It is a teleological phrase. There is a purpose, an end, for every thing created. And there is also an end, as in a finishing point, for everything.
God created the earth, the plants, the animals, and saw that they were good, and then He commanded that they fulfill the measure of their creation. So the fish of the sea, the birds of the air, the cattle of the field, and all creeping things upon the face of the earth are here for a reason. At some point, when the imperative for which they were created has been satisfied, they no longer need be.
If all things were created for humankind, to delight the eye and gladden the heart, to give us fruit, sustenance from their flesh, then we are the measurers of creation. We judge and use, quantify and give things purpose based on their utility to us. Some of us are less practical and elevate the aesthetic qualities and even assign intrinsic value to those creatures and places, that although created by the hand of God, appear useless to our grasping little demands.
I’d assumed for years that for an animal to “fulfill the measure of its creation” meant that the critter was able to live its life. To obtain food and shelter and reproduce. To do what it does, and what it does is what it was meant to do. But the finiteness of a measured thing has forced me to think in other ways about this phrase. Perhaps a species’ creation is measured not at its inception, by God, or during its existence by its own being or in relation to and by humanity, but by its final end. The passenger pigeon’s days have at last been numbered. It’s creation is ended, finally measured.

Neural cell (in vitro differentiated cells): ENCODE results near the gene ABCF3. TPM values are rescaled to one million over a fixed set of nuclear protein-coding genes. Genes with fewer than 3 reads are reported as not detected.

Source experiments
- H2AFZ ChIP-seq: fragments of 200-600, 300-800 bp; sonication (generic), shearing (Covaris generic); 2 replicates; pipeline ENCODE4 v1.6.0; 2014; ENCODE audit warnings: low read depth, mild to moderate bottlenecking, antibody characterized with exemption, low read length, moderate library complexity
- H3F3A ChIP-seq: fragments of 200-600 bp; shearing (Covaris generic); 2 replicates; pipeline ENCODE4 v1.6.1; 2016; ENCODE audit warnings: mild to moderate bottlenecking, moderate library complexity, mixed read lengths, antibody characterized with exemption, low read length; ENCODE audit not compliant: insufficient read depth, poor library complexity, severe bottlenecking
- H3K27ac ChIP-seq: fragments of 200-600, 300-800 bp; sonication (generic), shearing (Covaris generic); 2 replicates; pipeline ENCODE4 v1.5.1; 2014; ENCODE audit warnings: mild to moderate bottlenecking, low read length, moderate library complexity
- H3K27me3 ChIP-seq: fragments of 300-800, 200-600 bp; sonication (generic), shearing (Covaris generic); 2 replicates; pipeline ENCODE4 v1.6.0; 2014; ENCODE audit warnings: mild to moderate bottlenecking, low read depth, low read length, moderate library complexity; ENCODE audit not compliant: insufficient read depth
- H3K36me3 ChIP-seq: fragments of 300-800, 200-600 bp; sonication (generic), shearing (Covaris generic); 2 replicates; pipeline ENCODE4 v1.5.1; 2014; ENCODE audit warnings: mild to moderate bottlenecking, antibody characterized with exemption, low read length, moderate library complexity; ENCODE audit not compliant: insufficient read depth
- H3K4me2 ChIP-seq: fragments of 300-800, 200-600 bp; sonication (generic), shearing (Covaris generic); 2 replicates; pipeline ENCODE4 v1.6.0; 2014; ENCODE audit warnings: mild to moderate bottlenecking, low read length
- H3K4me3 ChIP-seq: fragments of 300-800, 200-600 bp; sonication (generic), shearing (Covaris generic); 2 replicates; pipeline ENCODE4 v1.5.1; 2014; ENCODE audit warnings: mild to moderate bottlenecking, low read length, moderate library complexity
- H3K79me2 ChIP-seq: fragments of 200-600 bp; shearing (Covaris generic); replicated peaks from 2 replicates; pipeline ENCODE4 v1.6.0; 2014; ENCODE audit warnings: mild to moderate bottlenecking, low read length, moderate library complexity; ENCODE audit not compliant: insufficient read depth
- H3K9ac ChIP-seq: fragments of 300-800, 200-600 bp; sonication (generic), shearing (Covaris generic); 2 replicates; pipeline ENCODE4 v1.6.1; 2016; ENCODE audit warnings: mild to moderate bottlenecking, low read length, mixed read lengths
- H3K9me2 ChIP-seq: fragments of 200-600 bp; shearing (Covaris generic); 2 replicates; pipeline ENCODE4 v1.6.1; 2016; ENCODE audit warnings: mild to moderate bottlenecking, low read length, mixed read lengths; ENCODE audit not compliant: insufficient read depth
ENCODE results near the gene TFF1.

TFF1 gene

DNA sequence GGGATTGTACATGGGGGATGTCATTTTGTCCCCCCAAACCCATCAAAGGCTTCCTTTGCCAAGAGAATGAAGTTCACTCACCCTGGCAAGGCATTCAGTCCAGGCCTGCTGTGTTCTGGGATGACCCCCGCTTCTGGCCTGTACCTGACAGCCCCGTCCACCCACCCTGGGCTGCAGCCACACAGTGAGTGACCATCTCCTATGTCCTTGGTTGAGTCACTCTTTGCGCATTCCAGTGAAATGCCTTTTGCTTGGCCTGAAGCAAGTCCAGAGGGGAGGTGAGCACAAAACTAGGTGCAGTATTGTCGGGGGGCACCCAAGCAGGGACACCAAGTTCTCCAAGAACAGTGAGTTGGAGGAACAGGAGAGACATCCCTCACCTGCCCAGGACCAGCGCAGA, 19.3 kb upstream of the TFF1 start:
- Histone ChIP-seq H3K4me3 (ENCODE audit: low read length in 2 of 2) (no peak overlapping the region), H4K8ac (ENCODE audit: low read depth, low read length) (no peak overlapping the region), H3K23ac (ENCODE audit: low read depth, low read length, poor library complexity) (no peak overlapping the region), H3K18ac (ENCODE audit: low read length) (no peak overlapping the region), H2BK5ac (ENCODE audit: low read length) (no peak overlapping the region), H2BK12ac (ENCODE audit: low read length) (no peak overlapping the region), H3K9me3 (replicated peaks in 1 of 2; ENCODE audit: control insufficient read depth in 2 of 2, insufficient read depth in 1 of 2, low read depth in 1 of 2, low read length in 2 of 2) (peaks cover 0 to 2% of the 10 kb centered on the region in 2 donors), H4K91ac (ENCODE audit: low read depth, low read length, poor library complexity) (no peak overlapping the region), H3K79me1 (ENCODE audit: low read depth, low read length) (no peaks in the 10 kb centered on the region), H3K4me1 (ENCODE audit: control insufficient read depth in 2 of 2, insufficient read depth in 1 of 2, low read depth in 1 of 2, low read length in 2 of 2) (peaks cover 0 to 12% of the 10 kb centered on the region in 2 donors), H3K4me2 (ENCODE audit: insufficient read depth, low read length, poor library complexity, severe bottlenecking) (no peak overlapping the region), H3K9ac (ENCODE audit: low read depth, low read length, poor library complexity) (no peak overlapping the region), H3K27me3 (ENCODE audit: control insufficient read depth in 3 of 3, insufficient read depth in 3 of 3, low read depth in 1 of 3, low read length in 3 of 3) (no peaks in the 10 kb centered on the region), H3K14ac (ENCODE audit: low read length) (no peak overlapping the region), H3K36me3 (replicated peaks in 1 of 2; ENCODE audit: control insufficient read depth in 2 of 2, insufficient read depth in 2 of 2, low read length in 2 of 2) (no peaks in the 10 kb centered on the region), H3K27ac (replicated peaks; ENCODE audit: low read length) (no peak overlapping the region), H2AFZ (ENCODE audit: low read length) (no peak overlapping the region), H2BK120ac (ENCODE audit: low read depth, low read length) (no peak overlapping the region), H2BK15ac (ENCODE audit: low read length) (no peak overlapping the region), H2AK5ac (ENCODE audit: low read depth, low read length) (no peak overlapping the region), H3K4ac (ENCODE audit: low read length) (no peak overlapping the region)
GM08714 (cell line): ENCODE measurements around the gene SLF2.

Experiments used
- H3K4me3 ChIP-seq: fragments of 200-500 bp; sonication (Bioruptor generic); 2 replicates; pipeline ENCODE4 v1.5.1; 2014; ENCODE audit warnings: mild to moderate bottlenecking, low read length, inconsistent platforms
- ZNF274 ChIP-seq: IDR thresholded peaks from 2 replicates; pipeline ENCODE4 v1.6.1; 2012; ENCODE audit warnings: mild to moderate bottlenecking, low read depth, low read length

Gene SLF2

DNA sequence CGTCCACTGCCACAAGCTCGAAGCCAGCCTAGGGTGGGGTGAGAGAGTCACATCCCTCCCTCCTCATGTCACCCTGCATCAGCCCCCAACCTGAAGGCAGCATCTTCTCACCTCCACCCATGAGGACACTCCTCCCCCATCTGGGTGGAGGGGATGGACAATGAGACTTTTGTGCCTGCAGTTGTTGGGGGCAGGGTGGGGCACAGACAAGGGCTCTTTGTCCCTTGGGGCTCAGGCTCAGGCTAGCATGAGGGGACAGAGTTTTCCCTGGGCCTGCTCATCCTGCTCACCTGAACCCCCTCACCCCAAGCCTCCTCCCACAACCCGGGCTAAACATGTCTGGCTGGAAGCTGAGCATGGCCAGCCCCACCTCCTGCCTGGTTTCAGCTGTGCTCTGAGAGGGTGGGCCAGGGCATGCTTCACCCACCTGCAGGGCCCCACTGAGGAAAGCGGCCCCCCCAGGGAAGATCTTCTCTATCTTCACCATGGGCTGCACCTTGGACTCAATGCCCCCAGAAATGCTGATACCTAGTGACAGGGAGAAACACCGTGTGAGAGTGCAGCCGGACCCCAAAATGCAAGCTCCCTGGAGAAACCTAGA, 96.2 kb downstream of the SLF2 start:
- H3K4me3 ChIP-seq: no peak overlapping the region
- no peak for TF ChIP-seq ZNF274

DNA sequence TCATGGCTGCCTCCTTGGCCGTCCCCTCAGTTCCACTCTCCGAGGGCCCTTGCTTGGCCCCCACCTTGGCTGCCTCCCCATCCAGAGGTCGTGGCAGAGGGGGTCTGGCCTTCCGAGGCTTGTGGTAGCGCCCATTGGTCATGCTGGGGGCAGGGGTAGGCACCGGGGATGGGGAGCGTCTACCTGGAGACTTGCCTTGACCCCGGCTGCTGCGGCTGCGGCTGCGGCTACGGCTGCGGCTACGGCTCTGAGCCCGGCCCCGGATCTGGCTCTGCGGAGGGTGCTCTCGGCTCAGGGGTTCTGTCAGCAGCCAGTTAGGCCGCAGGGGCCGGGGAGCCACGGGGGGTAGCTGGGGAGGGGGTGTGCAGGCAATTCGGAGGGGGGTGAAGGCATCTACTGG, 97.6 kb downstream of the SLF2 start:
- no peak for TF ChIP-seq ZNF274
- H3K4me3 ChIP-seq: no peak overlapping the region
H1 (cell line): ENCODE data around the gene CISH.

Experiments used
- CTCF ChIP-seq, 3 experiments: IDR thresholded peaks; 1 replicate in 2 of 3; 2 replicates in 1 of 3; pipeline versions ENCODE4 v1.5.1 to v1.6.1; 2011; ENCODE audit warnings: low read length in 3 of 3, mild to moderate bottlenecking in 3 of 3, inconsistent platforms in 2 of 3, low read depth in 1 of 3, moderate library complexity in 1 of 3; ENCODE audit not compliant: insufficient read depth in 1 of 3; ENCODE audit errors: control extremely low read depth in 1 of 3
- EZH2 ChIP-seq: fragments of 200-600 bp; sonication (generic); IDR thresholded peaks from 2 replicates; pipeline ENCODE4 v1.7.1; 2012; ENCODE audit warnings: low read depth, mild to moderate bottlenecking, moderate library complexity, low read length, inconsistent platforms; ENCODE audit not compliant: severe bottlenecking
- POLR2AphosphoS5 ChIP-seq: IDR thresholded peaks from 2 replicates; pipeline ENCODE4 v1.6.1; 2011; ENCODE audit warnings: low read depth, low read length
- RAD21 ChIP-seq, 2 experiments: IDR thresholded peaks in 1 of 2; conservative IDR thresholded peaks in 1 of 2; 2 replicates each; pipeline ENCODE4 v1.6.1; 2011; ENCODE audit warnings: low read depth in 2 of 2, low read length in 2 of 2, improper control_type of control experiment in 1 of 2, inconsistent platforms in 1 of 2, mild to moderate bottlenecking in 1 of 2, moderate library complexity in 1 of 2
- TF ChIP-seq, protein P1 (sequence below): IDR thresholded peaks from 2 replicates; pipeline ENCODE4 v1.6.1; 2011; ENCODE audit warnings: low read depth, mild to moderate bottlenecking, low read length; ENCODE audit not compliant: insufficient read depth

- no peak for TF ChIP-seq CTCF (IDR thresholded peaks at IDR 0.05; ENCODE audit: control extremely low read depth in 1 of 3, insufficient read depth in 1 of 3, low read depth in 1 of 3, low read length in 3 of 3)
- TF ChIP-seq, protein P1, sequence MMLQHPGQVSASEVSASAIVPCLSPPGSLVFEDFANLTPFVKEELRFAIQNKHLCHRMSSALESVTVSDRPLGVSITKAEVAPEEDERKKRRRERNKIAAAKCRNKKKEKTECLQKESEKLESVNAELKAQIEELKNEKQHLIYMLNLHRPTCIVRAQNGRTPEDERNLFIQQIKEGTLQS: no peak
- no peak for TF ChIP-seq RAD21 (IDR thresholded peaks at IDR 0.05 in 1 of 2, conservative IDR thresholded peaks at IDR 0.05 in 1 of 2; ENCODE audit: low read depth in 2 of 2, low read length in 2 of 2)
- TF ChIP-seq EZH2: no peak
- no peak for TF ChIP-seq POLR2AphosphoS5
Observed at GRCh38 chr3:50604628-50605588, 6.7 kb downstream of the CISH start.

Did that gregarious bird fulfill the measure of its creation? Did we artificially shorten that measure? I fear that while those created things are still good in the sight of God, we as measurers, the ones who individually use and collectively cause the ends of these created things, may not be judged to be as profitable servants, as diligent measurers, as is implicit in our divine charge have righteous dominion. As our actions cause extinctions, we find there is less creation to be measured, and that diminishes us all.